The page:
The Importance of Landmarks and Zoning
This 1986 Upper West Side building proposal reminds us of the importance of historic preservation and zoning regulations. The above image is not a joke and was even approved by the New York City Department of Buildings.
In 1986 the owner of the historic 520 West End Avenue at the corner of 85th Street proposed constructing a 10-story glass-and-steel apartment building above his four-story Romanesque Revival townhouse. The Department of Buildings approved the plans for the new building, which would sit on a platform supported by four columns erected around the existing building.
Built-in 1892, the red brick and stone 520 West End Avenue was Designed by architect Clarence True, who started out as a draftsman in the office of Richard Upjohn for cotton broker John B. Leech. With steep gables and gothic detailing, the residence was Knicknamed "The Castle" by locals.
The New York Times covered the controversy, noting local opposition, calling it ''a desecration and a cannibalization of a true treasure."
"''He could restore this very handsome building, but what he is doing is coming in and installing truly an atrocity in terms of architecture. It's like putting this modern dunce cap on top of this very elegant, late-19th-century building.''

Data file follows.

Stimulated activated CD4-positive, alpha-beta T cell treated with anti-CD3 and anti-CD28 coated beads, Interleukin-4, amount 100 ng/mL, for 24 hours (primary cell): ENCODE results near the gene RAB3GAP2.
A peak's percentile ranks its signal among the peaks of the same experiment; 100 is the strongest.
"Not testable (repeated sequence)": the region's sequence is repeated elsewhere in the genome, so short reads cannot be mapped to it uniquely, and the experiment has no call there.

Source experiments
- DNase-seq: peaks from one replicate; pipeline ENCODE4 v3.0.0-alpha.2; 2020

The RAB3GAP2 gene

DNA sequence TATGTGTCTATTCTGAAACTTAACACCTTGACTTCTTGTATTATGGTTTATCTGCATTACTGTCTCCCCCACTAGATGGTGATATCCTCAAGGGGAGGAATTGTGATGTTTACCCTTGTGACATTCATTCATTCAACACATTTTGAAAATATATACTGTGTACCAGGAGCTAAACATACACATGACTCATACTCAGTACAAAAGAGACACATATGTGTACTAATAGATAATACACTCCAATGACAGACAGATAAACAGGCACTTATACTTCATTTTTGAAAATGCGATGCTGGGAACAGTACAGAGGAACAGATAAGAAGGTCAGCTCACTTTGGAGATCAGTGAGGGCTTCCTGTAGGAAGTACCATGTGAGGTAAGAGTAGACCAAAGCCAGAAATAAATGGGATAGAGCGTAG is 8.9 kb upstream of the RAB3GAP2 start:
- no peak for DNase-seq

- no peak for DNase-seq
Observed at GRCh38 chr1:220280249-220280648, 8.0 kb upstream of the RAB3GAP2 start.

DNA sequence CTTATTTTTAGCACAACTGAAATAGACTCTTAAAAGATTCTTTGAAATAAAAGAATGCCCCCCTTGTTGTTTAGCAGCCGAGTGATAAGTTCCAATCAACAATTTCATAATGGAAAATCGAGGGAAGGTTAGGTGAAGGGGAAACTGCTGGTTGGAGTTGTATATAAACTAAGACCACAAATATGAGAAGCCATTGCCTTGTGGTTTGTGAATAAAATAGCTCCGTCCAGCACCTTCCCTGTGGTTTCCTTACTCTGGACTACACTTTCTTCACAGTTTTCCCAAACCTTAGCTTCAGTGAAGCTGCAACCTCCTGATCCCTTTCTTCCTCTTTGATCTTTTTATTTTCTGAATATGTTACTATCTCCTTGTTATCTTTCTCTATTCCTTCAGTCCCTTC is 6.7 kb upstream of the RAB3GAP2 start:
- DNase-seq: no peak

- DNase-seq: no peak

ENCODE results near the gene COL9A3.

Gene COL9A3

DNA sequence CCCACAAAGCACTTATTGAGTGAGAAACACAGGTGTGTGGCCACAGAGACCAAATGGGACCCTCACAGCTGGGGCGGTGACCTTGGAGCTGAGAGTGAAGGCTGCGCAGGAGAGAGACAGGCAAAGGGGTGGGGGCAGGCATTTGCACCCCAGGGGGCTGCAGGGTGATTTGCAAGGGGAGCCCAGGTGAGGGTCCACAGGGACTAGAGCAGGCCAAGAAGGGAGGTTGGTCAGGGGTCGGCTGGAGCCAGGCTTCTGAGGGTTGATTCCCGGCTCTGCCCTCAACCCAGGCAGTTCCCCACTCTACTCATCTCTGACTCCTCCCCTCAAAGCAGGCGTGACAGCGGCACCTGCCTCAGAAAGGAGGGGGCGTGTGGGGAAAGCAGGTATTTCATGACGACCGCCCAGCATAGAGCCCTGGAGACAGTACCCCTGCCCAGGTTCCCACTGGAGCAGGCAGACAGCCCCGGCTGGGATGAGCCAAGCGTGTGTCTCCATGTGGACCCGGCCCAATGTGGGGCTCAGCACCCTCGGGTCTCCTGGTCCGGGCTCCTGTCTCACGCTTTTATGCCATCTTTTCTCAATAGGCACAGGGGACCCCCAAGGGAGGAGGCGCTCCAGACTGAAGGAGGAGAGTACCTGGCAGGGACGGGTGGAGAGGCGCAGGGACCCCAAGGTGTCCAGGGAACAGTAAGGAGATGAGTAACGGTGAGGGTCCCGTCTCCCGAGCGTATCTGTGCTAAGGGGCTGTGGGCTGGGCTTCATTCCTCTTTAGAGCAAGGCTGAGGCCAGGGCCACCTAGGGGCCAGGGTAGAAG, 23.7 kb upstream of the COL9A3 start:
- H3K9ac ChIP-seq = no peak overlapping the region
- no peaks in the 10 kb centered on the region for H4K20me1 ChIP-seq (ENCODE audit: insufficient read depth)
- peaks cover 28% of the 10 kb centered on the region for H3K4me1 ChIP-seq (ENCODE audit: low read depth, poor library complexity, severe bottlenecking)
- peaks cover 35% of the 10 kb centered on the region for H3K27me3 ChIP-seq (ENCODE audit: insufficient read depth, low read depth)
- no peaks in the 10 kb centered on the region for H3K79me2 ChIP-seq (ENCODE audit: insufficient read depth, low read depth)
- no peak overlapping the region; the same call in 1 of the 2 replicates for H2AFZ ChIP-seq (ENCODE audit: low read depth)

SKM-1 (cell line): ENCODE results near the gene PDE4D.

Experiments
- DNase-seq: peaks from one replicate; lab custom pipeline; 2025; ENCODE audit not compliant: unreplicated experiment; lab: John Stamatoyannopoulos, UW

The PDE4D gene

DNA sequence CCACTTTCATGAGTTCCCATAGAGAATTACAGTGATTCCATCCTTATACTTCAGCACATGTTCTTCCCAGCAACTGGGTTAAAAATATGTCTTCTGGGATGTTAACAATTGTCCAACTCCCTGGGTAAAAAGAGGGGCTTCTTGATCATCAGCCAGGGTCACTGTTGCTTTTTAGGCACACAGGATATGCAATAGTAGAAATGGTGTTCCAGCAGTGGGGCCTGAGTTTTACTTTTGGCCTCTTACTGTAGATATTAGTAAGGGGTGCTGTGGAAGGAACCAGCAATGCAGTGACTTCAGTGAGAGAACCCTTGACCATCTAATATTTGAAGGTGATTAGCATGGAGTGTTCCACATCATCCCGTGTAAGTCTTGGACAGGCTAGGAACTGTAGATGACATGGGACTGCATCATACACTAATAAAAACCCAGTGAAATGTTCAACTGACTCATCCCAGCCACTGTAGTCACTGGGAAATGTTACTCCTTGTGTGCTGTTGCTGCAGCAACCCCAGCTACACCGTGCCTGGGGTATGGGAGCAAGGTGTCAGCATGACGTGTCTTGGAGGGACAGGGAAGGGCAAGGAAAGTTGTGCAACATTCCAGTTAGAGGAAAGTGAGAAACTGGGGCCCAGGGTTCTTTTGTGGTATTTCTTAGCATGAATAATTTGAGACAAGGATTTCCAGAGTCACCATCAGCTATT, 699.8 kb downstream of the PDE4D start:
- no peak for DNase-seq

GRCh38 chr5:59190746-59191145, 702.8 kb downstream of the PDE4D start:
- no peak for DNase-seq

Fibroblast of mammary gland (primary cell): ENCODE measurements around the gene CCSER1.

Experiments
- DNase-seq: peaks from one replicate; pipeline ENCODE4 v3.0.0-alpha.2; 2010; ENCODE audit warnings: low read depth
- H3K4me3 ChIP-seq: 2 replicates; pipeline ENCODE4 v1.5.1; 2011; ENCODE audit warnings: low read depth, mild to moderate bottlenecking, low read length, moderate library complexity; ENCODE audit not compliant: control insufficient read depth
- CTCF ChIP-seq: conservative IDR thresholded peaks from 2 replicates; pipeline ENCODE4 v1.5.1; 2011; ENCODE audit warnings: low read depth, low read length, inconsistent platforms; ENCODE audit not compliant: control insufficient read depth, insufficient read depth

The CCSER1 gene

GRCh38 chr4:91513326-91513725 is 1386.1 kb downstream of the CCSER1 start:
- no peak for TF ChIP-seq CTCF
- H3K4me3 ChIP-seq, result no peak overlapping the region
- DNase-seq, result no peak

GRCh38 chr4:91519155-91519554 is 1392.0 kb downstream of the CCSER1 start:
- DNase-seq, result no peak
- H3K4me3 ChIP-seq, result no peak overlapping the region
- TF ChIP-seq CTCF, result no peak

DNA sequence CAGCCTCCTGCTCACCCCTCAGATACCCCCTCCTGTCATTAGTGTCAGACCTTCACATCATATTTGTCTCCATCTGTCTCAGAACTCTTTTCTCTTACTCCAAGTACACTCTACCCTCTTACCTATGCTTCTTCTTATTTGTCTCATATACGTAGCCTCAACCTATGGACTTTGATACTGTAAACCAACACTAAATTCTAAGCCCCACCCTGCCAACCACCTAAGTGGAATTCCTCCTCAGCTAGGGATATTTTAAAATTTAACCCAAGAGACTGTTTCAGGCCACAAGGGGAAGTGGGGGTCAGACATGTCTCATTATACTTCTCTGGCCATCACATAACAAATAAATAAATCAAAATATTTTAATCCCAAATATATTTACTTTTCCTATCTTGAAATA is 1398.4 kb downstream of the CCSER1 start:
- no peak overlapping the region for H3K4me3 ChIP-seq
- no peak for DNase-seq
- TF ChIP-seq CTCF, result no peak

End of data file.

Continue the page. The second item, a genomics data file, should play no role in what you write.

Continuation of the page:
[The owner] Mr. Stux said, however, that ''I am a West Sider myself and I am interested in making the neighborhood look good.''
''I don't think this is a landmark-quality building,'' he said. ''Age doesn't make a building a landmark. This is just an old building.''"
Following protests from neighbors and local preservationists the building was landmarked in 1987, putting an end to the proposed addition.
Tower Proposal For West Side Roils Neighbors. New York Times, 1986,
Panel Declares Landmark Site at Townhouse. New York Times, 1987.
Judge Overturns Landmark Status of Town House on Upper West Side. New York Times, 1988.
520 West End Avenue Designation Report. Landmarks Preservation Commission, 1988.